Oenothera is a genus of about 145 species of herbaceous flowering plants native to the Americas. It is the type genus of the family Onagraceae. Common names include Evening Primrose, Suncups, and Sundrops. They are not closely related to the true Primroses (genus Primula).
The species vary in size from small alpine plants up to 4 inches (10 cm) tall to vigorous lowland species growing up to 10 feet (3 m). The leaves form a basal rosette at ground level and spiral up to the flowering stems. The blades are dentate or deeply lobed. The flowers of many species open in the evening, hence the name "Evening Primrose." They may open in under a minute. Most species have yellow flowers, but some have white, purple, pink, or red. Most native desert species are white. One of the most distinctive features of the flower is the stigma, which has four branches in an X shape.
Growing Conditions and General Care
Oenothera plants can be propagated by dividing established clumps between the spring or the fall. Softwood cuttings may be struck in late spring. Easy to grow Oenothera seeds can be sown directly in the garden in late summer, early fall, or planted early in the spring.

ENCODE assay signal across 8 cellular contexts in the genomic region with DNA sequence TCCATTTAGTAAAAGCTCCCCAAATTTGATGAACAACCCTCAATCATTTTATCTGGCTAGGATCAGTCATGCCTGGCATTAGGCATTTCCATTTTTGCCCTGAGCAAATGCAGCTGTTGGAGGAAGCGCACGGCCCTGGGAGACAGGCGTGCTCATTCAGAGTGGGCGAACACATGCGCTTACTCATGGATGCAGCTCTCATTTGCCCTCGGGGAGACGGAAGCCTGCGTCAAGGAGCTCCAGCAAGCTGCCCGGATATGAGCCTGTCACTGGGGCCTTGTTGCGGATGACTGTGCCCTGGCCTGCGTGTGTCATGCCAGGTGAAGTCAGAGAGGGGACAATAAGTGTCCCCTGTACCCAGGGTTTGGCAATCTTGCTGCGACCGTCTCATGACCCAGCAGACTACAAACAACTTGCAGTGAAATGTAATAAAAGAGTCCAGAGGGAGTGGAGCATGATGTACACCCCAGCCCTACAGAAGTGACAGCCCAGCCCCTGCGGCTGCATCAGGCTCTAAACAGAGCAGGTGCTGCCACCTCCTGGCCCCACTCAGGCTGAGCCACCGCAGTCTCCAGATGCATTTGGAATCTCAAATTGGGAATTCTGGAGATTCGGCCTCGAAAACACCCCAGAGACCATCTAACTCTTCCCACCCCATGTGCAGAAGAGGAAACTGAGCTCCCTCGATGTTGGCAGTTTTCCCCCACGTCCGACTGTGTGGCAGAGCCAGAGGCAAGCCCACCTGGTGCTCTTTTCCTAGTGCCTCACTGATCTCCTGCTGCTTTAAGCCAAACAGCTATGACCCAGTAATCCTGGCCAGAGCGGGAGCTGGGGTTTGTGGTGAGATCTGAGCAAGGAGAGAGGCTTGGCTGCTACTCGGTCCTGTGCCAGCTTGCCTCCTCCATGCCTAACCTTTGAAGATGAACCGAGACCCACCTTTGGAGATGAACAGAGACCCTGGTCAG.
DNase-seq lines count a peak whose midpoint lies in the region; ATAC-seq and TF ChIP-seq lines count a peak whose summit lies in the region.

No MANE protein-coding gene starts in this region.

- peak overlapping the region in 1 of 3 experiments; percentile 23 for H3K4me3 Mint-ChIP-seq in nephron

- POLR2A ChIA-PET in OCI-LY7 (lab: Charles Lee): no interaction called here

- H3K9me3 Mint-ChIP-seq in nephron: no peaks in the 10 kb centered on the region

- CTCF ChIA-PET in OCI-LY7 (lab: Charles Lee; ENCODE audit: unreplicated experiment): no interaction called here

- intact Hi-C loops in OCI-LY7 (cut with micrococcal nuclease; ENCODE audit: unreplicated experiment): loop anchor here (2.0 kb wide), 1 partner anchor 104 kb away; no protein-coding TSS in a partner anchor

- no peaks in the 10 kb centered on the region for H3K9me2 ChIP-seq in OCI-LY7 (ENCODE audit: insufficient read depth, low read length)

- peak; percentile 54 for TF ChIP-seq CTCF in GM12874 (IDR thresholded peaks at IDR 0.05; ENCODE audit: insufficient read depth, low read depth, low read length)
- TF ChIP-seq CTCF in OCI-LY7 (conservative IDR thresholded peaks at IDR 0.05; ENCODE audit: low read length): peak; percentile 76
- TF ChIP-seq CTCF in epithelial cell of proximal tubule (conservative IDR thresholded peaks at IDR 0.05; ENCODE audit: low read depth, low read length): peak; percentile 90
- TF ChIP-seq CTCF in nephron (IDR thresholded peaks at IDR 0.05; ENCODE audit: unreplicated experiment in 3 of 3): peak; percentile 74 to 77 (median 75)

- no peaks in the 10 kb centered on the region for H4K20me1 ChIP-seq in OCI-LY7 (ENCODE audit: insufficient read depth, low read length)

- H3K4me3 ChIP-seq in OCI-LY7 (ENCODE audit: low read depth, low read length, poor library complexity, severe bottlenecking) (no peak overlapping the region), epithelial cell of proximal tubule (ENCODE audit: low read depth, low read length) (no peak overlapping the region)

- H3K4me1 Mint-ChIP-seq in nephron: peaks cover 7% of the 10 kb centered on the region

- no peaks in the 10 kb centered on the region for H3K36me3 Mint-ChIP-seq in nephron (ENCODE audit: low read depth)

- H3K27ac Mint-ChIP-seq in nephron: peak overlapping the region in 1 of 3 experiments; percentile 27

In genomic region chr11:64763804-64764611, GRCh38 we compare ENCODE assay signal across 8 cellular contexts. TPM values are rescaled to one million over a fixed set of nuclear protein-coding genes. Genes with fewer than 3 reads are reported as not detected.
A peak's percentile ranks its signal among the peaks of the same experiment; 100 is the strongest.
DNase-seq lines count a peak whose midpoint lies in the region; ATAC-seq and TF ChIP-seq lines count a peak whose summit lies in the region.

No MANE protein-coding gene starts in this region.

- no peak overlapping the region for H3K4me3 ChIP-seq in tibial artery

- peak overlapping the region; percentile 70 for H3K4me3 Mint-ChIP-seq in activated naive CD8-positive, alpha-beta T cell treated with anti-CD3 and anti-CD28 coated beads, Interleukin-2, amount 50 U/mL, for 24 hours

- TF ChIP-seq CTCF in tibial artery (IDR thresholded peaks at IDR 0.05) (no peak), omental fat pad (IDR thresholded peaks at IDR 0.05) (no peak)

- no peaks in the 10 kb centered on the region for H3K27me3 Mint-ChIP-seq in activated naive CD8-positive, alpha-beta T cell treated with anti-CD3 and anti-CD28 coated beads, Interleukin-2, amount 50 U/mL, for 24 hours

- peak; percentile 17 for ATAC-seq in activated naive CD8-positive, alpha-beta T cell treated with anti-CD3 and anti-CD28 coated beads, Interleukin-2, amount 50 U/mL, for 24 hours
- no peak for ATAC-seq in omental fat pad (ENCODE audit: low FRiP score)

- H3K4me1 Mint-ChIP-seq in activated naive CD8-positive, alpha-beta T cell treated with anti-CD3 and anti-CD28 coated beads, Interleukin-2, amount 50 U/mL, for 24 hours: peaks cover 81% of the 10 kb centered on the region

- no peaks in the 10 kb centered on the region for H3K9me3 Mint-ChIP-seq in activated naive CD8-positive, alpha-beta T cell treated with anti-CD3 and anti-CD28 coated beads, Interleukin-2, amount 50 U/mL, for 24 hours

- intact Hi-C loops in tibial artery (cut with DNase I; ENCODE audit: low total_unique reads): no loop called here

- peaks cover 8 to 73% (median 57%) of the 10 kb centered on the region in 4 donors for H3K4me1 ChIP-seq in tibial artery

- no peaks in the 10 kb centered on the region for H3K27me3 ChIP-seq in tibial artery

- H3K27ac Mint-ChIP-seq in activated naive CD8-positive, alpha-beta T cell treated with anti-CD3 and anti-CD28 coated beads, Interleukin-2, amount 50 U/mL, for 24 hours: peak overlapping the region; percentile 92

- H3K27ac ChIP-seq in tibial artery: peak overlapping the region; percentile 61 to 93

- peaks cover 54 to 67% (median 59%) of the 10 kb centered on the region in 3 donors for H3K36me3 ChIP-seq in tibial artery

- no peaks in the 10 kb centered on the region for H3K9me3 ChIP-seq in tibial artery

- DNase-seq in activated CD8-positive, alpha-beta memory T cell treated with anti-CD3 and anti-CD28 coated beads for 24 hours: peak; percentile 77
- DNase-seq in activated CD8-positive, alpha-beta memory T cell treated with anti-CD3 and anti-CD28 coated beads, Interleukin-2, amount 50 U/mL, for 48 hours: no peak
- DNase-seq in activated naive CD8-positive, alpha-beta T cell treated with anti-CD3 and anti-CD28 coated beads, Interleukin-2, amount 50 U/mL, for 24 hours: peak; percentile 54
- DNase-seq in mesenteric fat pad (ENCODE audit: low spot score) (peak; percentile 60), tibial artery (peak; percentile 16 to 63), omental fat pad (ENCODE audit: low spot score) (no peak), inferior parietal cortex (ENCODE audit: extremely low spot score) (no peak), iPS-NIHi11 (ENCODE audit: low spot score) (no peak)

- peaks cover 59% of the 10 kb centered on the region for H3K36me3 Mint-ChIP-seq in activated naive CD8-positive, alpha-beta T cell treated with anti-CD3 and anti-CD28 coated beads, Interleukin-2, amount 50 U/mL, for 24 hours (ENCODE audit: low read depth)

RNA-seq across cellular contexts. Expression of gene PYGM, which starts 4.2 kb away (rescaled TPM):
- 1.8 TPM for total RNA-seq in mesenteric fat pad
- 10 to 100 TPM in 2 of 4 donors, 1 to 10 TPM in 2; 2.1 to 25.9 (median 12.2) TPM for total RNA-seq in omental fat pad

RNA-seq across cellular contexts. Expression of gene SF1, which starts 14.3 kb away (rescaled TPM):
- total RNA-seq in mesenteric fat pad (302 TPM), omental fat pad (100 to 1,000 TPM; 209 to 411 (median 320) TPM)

Just cover the small seeds, and germinate at 65° to 70°F (18° to 21°C). Seeds require darkness to break dormancy. Space plants 5 to 9 inches (13 to 23 cm) apart. Plant it in light, well-drained soil with a pH of around 5.5 to 7.0. Sandy soil works well for this plant.
Oenothera is tolerant of dry and is a good candidate for xeriscaping. In really fertile soil, the foliage can be robust, but fewer flowers form. Top dress it with fully composted manure in the spring. Provide irrigation during long hot spells, and cut the plants back by a third after flowering to keep them looking neat. Warm summer weather may cause the plants to stop flowering briefly. Powdery mildew sometimes appears in humid conditions.
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